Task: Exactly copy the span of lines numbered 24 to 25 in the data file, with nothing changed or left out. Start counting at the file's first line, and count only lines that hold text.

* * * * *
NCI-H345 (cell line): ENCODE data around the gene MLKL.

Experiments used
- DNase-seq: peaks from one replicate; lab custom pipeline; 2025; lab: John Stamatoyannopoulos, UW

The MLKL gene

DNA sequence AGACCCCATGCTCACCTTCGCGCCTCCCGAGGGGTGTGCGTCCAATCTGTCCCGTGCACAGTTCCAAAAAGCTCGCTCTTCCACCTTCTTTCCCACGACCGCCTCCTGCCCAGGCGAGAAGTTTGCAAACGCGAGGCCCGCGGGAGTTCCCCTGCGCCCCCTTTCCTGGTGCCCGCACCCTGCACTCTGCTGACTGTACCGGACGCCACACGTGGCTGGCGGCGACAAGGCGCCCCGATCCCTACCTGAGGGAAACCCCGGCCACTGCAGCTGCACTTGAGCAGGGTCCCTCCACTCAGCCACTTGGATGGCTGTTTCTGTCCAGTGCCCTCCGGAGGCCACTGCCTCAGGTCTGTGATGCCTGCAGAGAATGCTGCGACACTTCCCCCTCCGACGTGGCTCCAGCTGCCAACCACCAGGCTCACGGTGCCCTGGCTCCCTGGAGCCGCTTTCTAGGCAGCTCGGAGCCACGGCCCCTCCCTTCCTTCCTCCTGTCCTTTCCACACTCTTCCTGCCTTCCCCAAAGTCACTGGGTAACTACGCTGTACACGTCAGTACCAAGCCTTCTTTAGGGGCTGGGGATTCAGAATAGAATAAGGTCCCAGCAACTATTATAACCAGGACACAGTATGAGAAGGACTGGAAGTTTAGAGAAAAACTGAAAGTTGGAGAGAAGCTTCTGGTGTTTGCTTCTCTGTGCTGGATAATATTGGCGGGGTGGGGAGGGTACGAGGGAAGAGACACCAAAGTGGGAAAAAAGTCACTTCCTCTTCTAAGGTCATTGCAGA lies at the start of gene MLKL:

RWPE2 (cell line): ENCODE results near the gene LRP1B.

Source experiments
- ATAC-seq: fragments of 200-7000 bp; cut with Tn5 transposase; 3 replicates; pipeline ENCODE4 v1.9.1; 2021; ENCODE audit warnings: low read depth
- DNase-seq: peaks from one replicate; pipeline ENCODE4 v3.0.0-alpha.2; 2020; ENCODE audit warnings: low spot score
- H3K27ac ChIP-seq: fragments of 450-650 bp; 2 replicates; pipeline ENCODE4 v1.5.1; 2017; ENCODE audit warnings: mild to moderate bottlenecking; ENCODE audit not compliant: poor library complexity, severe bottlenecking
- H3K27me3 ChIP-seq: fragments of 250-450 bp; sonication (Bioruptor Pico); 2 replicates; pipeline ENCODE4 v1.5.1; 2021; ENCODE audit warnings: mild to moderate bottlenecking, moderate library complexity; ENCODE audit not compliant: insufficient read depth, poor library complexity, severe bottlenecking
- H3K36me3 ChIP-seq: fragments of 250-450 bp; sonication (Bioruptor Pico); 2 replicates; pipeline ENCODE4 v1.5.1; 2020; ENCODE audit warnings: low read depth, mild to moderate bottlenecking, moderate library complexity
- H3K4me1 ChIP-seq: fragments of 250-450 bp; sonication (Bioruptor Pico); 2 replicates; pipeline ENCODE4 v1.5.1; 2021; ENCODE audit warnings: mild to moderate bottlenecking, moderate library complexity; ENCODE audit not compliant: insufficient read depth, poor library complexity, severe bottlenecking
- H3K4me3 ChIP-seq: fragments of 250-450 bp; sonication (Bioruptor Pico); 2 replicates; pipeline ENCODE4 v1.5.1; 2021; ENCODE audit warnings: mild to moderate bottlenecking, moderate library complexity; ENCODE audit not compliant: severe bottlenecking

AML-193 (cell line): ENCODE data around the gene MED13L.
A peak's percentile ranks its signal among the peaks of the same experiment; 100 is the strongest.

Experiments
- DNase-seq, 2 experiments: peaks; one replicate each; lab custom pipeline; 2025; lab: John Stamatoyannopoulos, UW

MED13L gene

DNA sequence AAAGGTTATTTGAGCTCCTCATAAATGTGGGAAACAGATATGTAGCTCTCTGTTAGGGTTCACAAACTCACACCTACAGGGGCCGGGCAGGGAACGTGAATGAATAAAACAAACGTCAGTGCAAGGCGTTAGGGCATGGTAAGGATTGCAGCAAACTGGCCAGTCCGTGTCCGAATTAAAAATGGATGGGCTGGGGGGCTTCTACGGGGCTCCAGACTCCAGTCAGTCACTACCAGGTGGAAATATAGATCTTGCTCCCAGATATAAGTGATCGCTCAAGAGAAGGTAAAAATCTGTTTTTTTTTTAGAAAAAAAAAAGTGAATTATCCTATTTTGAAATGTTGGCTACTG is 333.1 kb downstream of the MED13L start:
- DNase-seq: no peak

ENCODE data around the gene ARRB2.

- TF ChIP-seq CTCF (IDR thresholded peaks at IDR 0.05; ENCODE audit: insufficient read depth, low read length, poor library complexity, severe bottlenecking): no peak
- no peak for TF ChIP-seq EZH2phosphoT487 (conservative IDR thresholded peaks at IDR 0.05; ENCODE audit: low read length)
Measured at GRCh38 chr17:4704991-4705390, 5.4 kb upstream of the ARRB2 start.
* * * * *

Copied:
- no peak for TF ChIP-seq EZH2phosphoT487 (conservative IDR thresholded peaks at IDR 0.05; ENCODE audit: low read length)
Measured at GRCh38 chr17:4704991-4705390, 5.4 kb upstream of the ARRB2 start.